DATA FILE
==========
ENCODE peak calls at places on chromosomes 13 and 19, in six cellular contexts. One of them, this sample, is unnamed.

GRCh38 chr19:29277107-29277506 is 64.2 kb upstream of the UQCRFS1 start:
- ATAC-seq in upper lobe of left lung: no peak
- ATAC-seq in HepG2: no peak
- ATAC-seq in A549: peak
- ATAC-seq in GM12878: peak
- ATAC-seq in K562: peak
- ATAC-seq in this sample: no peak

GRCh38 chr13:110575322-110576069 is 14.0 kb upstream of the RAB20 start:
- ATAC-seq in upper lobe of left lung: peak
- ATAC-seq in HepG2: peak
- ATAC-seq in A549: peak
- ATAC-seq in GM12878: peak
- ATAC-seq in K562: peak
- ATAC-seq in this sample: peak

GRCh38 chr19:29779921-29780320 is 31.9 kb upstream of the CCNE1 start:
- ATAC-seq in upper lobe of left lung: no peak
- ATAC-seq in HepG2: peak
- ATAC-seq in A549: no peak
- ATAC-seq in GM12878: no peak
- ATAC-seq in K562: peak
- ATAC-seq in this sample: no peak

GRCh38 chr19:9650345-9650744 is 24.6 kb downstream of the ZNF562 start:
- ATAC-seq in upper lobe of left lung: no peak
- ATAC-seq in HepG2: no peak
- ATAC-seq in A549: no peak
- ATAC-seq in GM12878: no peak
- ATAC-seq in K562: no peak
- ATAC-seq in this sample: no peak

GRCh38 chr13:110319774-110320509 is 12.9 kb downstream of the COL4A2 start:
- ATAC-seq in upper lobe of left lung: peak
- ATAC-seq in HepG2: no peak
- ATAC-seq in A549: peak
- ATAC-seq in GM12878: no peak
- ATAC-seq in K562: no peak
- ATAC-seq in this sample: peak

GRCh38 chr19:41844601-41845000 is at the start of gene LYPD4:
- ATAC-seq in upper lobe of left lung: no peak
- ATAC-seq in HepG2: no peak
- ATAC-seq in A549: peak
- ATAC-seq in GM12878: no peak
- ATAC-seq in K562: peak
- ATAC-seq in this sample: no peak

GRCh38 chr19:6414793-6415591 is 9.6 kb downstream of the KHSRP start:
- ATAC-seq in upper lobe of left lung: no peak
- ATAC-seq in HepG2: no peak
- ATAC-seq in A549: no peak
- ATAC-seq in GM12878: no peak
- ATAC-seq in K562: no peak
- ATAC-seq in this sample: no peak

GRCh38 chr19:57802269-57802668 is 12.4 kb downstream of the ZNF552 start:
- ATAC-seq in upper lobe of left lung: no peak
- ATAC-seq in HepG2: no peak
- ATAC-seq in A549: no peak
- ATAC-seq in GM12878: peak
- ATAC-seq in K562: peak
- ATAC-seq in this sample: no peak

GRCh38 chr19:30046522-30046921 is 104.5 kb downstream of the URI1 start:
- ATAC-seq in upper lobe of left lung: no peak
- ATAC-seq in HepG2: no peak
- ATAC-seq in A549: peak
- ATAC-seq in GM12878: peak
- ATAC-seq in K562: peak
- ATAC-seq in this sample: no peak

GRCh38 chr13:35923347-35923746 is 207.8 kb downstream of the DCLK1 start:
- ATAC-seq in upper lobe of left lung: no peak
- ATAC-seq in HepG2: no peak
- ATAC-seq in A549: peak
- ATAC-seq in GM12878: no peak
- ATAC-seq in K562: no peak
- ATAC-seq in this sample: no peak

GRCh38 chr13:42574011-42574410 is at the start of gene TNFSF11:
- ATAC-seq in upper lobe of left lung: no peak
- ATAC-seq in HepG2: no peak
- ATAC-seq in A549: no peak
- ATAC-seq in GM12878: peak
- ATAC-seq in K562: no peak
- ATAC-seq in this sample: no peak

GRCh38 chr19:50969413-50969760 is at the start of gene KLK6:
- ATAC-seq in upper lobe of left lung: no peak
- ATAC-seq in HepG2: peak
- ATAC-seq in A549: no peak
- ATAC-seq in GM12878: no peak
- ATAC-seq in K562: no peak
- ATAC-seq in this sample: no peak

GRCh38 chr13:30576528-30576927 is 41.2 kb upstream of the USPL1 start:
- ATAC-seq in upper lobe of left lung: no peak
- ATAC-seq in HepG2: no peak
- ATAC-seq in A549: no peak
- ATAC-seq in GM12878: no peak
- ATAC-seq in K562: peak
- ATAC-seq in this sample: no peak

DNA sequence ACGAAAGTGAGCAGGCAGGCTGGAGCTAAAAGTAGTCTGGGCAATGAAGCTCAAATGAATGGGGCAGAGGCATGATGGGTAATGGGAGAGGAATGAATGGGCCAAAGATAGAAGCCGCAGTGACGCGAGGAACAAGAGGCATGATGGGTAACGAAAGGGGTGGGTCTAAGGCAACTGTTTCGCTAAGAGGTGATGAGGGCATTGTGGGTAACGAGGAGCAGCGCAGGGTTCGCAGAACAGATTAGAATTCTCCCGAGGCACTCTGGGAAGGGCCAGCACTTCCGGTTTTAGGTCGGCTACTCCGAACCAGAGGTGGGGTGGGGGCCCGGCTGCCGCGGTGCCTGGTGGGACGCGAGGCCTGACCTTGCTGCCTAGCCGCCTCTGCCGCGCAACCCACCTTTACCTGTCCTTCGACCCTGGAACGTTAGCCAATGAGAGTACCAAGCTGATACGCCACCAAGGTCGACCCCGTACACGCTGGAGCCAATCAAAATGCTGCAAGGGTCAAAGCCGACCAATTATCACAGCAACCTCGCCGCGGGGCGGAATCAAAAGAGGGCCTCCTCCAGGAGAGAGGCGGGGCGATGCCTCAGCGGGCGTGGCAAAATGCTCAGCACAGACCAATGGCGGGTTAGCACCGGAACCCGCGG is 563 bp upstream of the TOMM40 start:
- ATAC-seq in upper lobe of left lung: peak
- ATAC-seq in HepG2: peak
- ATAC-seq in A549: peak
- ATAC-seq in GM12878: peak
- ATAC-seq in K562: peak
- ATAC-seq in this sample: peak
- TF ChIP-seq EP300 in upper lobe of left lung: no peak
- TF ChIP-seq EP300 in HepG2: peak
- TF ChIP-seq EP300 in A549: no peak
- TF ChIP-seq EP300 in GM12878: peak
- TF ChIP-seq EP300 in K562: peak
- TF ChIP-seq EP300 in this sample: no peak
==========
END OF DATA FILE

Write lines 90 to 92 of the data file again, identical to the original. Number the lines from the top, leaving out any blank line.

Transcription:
- ATAC-seq in GM12878: no peak
- ATAC-seq in K562: peak
- ATAC-seq in this sample: no peak